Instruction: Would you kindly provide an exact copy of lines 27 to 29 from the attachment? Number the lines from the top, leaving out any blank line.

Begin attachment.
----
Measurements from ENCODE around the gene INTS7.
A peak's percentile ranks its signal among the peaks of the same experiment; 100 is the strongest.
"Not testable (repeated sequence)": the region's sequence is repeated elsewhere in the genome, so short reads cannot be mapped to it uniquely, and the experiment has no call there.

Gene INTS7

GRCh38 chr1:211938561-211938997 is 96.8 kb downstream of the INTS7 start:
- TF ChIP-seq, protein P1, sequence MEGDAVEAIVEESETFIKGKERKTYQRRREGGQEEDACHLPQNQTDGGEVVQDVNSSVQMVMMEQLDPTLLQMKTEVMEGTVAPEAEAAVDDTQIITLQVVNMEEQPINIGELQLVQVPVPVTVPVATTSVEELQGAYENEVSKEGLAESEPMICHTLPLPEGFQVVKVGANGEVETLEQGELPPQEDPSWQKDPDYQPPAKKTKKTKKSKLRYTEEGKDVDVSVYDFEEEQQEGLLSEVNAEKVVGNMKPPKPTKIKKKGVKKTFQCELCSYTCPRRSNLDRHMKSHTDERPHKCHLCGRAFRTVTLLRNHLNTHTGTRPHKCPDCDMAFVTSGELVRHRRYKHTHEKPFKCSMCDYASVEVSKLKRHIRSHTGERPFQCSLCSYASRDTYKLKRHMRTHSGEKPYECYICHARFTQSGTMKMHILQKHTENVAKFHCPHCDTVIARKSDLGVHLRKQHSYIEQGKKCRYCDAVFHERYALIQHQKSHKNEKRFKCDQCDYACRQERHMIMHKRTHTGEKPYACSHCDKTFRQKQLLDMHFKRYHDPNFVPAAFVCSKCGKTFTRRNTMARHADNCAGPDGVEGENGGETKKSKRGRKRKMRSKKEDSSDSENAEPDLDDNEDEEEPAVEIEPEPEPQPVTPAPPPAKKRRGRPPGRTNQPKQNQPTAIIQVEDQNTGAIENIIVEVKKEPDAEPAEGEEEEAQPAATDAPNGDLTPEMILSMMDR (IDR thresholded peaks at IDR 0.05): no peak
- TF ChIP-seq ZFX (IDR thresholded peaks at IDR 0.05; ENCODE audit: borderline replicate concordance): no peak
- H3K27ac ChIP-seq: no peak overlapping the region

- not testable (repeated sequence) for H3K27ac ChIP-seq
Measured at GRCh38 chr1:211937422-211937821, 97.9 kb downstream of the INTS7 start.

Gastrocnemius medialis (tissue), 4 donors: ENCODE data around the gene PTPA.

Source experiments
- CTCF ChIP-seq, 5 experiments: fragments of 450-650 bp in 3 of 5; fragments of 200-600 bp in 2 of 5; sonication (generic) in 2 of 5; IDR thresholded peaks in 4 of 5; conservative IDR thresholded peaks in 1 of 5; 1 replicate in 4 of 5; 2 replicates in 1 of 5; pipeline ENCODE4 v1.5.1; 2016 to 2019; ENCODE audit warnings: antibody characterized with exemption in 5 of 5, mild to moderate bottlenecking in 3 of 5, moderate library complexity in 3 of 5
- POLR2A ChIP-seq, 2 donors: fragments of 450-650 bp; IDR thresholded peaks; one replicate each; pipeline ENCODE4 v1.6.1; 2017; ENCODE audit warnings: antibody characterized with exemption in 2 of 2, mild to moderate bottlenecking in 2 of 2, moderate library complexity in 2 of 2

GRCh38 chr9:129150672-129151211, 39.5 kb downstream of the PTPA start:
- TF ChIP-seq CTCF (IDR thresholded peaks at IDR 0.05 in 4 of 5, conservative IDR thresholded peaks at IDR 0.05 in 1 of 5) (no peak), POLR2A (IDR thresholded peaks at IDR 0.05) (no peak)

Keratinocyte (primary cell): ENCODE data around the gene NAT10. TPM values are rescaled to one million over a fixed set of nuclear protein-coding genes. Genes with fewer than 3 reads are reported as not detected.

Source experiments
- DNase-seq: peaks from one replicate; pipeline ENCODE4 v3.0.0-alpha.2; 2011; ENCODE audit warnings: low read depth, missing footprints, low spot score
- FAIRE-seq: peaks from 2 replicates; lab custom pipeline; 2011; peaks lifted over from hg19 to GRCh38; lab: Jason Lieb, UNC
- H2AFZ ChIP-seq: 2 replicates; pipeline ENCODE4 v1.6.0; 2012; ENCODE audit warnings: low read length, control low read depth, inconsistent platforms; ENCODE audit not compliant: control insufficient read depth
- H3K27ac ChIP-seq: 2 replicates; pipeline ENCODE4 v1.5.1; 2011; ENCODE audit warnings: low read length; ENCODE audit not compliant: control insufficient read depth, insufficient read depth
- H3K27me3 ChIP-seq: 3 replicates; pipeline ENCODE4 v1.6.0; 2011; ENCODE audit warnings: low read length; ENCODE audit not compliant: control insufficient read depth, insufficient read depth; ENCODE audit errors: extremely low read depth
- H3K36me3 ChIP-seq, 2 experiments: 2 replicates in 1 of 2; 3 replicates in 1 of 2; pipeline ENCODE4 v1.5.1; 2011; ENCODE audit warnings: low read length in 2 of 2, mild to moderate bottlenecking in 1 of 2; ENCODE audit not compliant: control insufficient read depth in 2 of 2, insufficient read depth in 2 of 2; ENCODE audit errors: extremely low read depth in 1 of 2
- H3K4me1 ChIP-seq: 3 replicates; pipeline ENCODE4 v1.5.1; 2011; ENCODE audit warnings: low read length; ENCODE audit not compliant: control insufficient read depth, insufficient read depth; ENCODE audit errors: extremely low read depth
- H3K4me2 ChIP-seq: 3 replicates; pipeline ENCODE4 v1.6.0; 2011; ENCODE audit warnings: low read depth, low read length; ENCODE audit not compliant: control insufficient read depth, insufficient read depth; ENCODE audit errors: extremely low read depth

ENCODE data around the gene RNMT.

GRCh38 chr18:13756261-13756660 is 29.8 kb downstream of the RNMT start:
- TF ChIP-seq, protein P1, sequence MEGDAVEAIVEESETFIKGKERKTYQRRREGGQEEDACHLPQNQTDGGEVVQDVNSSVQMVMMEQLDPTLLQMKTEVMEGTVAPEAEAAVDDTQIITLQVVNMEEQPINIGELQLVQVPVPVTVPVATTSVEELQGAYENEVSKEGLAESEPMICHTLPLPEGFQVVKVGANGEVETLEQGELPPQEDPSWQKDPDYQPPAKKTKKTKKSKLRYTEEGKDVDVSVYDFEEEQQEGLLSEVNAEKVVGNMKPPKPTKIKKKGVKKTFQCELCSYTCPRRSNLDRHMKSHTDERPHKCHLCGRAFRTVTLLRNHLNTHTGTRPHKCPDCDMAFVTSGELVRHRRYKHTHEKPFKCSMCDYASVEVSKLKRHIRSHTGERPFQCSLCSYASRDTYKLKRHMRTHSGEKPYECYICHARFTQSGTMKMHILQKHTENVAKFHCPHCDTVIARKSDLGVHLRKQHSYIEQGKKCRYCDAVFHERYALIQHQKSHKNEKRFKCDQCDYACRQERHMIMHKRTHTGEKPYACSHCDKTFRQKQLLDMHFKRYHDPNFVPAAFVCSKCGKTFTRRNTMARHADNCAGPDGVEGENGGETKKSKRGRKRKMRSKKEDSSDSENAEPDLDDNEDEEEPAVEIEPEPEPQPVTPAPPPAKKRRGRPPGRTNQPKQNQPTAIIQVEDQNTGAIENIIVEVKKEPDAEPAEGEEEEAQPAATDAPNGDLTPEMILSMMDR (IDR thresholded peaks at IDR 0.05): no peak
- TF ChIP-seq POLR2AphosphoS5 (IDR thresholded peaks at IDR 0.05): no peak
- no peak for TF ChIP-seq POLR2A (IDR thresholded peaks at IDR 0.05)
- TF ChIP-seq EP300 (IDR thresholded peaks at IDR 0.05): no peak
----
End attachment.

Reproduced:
ENCODE data around the gene RNMT.

GRCh38 chr18:13756261-13756660 is 29.8 kb downstream of the RNMT start:
- TF ChIP-seq, protein P1, sequence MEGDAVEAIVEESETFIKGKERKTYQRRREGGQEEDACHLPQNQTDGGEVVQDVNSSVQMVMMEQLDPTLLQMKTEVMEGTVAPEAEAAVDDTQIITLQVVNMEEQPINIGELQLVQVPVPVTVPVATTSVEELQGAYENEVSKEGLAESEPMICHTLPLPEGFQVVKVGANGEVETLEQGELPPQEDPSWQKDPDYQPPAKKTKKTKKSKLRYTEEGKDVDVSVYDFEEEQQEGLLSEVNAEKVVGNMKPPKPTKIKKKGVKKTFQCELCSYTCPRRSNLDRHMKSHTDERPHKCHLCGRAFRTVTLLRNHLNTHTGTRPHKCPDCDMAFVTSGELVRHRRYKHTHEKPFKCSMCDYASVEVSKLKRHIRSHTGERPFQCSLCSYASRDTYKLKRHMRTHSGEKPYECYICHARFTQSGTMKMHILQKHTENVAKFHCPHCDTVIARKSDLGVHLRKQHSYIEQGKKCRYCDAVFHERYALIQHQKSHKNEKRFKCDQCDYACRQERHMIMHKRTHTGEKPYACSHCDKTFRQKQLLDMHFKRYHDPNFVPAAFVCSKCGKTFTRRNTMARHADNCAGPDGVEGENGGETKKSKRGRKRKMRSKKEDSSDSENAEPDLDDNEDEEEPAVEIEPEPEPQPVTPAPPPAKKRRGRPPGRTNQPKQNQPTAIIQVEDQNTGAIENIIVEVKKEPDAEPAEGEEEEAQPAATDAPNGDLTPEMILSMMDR (IDR thresholded peaks at IDR 0.05): no peak